Human Gene Editing Initiative: Public Meeting on Race, Religion
Should CRISPR gene editing tools be used in human embryos prior to birth to re-engineer genes linked to disease risk? The question is being approached by the Human Gene Editing Initiative of the National Academies of Sciences, Engineering & Medicine in a series of meetings.
On July 12, the Initiative held the fourth meeting of its Consensus Study committee focused on "race and genetics in US history, and the intersection of moral views and public policy".Speakers on the agenda included Alondra Nelson (Columbia University; The Social Life of DNA: Race, Reparations, and Reconciliation After the Genome), Keith Wailoo (Princeton University), NIH director Francis Collins, and Ronald Cole-Turner (Pittsburgh Theological Seminary). The slides and video are available here.
As we've done frequently this past year during public meetings on #CRISPR gene editing, CGS livetweeted the event using #GeneEditStudy. We collected our favorite tweets from the day in a Storify embedded in a slideshow below. (You can also check out the hashtag #GeneEditSummit for commentary on Twitter during the first meeting of the National Academies initiative on December 1-3, 2015 in D.C.)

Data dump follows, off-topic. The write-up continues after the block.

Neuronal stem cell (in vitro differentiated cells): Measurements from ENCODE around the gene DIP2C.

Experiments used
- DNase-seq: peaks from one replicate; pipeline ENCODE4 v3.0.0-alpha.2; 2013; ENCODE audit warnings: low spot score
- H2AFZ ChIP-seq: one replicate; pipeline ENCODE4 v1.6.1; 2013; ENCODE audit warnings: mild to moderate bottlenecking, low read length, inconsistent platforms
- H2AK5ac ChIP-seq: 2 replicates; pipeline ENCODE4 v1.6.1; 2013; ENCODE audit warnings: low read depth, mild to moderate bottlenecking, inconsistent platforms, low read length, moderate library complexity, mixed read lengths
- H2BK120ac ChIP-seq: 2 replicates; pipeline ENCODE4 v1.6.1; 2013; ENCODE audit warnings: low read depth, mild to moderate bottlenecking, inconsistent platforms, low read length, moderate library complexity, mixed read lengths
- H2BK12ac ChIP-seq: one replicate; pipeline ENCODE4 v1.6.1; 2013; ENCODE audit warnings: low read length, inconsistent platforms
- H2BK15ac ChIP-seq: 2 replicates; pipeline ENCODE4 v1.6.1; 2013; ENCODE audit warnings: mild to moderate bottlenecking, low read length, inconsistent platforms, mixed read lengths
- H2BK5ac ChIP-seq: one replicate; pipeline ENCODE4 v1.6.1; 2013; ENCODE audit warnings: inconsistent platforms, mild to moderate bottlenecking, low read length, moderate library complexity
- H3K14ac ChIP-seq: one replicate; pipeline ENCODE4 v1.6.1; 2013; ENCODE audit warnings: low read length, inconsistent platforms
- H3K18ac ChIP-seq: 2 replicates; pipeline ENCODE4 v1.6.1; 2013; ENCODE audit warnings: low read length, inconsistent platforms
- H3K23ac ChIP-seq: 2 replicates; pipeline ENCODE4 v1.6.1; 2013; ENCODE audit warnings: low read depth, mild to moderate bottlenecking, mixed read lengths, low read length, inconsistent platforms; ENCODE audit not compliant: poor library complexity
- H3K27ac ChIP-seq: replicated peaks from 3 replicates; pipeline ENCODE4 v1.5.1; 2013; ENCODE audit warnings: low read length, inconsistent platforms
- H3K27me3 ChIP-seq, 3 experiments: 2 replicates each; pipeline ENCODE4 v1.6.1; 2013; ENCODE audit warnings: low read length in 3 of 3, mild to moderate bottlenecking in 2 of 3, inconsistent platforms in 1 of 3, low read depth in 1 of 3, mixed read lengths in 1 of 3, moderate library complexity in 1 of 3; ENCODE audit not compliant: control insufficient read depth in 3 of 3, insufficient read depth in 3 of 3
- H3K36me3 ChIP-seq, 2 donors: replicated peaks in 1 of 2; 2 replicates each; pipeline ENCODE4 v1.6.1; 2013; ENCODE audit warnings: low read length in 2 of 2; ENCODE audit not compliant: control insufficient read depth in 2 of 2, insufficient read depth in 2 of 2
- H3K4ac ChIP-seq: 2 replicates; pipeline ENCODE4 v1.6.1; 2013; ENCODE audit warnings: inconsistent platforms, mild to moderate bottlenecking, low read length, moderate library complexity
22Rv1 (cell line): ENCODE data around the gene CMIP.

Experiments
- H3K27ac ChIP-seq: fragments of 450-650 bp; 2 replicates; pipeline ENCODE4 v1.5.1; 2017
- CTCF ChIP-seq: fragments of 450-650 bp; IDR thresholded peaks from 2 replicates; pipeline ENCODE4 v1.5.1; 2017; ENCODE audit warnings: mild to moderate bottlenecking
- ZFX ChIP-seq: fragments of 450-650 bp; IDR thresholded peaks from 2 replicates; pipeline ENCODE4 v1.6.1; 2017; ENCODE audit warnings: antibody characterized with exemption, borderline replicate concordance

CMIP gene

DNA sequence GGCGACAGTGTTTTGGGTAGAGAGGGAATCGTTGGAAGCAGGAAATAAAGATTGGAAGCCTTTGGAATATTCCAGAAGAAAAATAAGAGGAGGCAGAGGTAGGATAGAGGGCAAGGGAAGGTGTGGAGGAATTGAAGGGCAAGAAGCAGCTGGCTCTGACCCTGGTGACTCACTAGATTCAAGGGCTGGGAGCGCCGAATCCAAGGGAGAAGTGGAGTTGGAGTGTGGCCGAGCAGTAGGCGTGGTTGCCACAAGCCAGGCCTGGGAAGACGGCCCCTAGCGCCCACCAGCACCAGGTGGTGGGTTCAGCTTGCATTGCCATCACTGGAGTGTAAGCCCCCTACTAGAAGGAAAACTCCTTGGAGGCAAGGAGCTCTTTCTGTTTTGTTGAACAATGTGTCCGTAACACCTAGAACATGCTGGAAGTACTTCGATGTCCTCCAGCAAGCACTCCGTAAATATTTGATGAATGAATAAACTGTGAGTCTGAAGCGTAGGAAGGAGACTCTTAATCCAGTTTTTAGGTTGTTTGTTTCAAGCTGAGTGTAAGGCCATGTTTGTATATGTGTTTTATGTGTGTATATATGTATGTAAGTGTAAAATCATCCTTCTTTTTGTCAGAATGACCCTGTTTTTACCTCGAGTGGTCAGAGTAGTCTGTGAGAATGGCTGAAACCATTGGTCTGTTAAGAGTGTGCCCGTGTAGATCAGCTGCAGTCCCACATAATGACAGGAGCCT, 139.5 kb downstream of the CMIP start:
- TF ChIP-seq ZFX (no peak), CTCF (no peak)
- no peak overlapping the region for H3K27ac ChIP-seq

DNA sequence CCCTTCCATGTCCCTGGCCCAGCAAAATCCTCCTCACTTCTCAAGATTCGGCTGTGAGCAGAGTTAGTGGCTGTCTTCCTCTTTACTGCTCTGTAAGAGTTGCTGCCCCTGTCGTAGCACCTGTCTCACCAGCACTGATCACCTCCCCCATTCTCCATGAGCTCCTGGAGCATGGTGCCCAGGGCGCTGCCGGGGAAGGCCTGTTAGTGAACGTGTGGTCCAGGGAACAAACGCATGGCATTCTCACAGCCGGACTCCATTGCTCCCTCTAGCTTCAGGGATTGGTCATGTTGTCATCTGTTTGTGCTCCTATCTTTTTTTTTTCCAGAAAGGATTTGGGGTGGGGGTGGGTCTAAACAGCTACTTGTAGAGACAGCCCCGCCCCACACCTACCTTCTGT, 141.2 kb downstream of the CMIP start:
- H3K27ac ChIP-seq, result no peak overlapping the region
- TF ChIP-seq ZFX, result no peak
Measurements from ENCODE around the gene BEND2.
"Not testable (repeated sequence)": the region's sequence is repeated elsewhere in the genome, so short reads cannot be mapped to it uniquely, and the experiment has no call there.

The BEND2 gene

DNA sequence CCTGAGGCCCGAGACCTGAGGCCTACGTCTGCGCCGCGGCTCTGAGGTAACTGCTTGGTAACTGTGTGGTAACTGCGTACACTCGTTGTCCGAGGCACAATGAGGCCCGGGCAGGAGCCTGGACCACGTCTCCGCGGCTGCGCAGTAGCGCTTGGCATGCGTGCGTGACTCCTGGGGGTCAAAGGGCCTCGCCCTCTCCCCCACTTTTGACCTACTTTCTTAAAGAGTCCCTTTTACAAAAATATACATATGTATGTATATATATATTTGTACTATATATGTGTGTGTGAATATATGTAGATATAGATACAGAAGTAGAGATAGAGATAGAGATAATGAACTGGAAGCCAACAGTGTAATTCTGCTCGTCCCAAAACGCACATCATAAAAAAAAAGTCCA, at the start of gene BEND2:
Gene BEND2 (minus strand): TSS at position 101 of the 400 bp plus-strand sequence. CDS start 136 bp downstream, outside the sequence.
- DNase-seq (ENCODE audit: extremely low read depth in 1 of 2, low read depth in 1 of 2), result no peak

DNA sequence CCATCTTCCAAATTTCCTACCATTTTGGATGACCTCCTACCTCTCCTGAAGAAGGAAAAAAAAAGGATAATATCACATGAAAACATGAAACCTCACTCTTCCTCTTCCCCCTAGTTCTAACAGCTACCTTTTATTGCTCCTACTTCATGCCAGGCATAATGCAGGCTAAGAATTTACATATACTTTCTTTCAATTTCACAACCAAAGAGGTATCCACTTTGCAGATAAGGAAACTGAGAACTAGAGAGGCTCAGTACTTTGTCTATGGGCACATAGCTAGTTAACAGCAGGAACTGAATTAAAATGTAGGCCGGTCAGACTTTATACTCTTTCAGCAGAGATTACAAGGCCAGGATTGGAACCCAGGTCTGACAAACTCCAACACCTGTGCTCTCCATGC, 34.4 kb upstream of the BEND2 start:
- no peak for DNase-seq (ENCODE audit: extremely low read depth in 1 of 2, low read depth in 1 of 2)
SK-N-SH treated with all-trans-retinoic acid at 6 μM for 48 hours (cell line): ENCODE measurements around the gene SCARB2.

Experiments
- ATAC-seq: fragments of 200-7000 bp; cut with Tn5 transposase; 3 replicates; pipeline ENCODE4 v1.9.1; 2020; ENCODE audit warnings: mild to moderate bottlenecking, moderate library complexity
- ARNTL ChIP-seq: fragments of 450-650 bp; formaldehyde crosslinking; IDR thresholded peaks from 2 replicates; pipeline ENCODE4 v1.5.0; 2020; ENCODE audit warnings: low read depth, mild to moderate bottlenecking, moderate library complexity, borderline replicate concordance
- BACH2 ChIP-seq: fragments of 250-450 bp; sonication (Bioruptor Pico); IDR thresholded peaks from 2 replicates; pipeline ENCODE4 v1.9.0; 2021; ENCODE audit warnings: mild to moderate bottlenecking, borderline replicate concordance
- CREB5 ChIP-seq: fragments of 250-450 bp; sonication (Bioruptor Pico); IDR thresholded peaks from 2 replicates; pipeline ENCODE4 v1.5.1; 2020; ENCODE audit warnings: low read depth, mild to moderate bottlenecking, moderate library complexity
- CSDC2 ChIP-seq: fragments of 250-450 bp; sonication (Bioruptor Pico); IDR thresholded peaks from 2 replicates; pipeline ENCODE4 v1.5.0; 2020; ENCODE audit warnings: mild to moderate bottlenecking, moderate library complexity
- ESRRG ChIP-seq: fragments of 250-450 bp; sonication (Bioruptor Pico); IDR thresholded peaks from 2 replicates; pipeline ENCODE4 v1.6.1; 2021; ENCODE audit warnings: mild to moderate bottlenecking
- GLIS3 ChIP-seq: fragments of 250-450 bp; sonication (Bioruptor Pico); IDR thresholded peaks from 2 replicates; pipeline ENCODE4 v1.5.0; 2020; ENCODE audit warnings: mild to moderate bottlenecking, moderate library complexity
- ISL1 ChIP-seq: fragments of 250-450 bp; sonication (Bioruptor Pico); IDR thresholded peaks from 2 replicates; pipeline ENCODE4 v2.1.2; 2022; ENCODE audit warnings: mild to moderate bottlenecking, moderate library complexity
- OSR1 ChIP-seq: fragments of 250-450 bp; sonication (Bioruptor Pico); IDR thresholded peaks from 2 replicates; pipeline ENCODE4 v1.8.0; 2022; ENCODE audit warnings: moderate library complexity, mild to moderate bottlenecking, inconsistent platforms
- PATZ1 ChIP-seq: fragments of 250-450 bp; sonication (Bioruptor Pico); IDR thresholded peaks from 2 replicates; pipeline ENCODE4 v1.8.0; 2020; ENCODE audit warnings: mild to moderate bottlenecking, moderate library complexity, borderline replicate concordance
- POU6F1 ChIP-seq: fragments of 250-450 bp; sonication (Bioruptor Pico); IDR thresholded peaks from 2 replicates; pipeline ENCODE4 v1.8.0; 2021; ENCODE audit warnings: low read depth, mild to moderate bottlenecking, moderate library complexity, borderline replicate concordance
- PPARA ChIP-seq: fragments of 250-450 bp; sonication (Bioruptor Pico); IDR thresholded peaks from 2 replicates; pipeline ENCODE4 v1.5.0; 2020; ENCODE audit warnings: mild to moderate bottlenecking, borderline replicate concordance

Previous meetings of the Consensus Study initiative have focused on:
- April 29, 2016 (Paris, France): Governance and Potential Applications (agenda) (videos) (report via The Niche)
- February 11, 2016 (D.C.): Public Engagement, Patient Communities, and the Therapeutic Pipeline (agenda) (videos)
The Consensus Study is expected by the end of 2016.
Previously on Biopolitical Times:
- Hateful politics infiltrate human genome editing debate in France
- The Third Rail of the CRISPR Moonshot: Minding the Germline
- Livetweeting #GeneEditSummit: Democratized Debate or Segregated Conversations?
- The CRISPR Germline Debate: Closed to the Public?
- The Fact Behind #CRISPRfacts and the Hype Behind CRISPR
Image via National Academies